By many external measures Elon Musk, the wildly successful CEO and founder of Tesla and SpaceX, should be happy, but opening up recently about his experience with depression reveals that no one is immune to mental illness.
In a conversation on Twitter, Musk spoke about his “great highs, terrible lows, and unrelenting stress.”
While doctor’s note that a diagnosis can only be made by a psychiatrist, Musk has questioned whether he may have bipolar disorder.
Whatever afflicts Musk, his openness sheds much-needed light on mental health concerns that are often kept in the shadows, and that disclosure is timely. Depression doesn’t discriminate, and Musk’s willingness to be so open also helps to destigmatize an illness which impacts so many people worldwide.
Organizations such as Bring Change to Mind with educational programs and social media campaigns like #strongerthanstigma, are working hard to end the fear around talking about mental illness, inform people about them, and open up dialogue. The attention could help people better understand depression and what distinguishes the clinical diagnosis from situational feelings of sadness, as well as what differentiates bipolar disorder from major depressive disorder. (You can find out more about bipolar disorder here, and major depressive disorder here.)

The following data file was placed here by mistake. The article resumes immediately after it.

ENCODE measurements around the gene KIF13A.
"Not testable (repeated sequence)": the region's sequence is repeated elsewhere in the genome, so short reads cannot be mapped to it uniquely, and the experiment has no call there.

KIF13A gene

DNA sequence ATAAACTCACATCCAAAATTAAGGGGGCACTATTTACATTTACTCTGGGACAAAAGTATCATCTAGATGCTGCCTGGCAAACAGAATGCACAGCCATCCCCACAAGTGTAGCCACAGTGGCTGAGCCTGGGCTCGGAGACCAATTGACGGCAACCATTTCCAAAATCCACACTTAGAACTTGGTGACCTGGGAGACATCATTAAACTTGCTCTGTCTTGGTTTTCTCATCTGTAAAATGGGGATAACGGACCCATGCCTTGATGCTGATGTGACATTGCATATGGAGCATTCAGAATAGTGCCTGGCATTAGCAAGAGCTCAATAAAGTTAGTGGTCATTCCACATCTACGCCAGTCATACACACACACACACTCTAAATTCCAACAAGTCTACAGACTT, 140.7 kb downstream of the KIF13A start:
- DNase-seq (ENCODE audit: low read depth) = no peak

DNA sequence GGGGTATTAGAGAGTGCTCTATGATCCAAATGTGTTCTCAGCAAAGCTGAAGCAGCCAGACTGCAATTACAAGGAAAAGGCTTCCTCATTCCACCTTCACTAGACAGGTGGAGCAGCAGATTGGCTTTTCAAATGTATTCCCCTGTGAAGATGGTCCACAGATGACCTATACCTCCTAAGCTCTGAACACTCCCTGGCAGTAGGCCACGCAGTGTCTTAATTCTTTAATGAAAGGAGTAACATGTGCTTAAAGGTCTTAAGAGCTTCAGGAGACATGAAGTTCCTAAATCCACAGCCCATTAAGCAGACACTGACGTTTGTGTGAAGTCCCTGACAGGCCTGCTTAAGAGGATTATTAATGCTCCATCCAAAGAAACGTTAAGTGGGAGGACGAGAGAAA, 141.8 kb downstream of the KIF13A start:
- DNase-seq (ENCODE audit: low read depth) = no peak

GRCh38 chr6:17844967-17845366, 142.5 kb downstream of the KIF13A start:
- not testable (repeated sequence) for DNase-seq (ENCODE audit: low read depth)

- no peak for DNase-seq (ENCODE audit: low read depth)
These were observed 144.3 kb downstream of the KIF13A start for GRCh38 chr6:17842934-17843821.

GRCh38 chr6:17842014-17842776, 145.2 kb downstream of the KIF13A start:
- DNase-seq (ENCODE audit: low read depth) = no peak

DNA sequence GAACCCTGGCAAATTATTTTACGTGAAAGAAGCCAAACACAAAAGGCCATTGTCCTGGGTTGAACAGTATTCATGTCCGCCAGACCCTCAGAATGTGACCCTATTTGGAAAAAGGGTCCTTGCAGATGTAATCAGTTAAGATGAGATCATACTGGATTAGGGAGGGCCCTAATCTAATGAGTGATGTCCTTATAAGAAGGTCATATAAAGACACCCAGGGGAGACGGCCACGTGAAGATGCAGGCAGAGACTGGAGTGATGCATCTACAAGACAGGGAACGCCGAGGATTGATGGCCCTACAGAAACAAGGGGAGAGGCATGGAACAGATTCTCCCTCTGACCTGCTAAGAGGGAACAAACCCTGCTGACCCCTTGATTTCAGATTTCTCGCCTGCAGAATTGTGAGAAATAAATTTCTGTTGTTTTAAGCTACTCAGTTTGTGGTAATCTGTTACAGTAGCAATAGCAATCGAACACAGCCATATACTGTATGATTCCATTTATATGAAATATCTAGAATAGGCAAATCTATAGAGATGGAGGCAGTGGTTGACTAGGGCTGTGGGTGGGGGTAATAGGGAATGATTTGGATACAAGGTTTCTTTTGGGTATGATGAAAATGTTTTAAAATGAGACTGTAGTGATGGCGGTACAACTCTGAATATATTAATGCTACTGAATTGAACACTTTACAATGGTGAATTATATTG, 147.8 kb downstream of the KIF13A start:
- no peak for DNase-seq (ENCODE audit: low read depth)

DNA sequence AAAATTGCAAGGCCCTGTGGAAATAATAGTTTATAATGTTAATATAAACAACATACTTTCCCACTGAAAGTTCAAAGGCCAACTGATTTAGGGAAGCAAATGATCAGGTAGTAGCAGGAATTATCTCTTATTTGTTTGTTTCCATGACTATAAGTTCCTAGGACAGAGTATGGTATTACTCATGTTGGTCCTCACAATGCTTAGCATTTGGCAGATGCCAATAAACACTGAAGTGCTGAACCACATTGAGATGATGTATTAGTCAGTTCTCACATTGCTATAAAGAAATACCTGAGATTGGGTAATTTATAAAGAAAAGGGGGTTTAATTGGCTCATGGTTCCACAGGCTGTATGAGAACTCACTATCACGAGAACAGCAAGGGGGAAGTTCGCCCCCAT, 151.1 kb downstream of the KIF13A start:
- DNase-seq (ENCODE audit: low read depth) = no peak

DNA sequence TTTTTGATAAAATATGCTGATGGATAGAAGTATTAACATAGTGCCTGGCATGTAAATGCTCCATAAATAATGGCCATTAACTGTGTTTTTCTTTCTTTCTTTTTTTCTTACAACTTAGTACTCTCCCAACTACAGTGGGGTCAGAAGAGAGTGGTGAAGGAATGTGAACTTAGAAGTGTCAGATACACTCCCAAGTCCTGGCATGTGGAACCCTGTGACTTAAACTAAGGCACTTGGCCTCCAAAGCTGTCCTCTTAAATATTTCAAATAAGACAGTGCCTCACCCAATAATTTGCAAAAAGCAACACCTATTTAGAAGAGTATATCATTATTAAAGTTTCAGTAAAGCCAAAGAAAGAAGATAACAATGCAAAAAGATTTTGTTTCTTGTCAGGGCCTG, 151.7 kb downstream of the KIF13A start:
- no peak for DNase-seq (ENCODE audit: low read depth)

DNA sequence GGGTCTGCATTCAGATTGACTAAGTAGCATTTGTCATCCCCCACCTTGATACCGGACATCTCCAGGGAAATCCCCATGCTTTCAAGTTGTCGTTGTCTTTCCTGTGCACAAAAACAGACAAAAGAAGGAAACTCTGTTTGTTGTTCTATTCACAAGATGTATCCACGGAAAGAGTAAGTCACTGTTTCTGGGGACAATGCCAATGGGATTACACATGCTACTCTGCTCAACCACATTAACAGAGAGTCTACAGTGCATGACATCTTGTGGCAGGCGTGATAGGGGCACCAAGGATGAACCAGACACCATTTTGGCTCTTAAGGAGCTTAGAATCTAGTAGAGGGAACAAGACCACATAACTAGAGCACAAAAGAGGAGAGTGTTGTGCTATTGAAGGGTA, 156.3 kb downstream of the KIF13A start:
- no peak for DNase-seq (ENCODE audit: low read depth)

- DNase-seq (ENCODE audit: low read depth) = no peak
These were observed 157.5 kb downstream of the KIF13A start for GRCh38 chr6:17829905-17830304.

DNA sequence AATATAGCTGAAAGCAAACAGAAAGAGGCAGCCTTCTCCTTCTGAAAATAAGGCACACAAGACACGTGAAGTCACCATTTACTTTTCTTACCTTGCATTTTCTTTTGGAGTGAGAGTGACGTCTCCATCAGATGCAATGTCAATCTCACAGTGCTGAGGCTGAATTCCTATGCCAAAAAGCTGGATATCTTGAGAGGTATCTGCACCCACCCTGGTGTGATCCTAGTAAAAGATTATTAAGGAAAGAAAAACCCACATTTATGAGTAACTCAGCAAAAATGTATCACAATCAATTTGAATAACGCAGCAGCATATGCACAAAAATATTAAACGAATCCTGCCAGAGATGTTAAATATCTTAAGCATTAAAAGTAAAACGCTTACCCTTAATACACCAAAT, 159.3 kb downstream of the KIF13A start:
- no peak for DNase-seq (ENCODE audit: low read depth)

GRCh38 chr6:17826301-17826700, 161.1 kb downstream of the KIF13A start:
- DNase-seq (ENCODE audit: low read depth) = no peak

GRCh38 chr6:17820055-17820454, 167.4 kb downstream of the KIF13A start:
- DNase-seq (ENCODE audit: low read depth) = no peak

While advocacy groups and others are trying to educate and end the stigma, scientists are doing their best to better understand the causes and potential treatments for these illnesses.
In 2016, in what was then the largest study of its kind focused on major depressive disorder, researchers from Pfizer, Massachusetts General Hospital and 23andMe identified new genetic variants associated with depression. Earlier this year 23andMe launched a first-of-its kind study on Major Depressive and Bipolar Disorders in collaboration with The Milken Institute and Lundbeck. Reflecting perhaps the broad interest and need for this kind of research, we were able to recruit 25,000 people for this study in record time.
More than 16 million Americans are affected by depression each year, and nearly 6 million Americans live with bipolar disorder, according to statistic from the National Institutes of Health. And these conditions don’t discriminate hitting young and old, wealthy and poor alike.
A 2015 study found that 30 percent of entrepreneurs like Musk experience depression, so high achievement doesn’t necessarily keep you from getting stuck in the doldrums. Abraham Lincoln or Winston Churchill, for example, both famously wrote about suffering from depression.
According to the latest estimates from the WHO, more than 300 million people are now living with depression worldwide, an increase of more than 18 percent between 2005 and 2015. A lack support for people with mental illness, along with a fear of stigma, prevents many from accessing the treatment they need.
The point is that there are many people impacted by depression and that, is in part, one of the reasons 23andMe is so committed to studying it. That interest extends beyond just 23andMe, to the now thousands of individuals who have joined our study.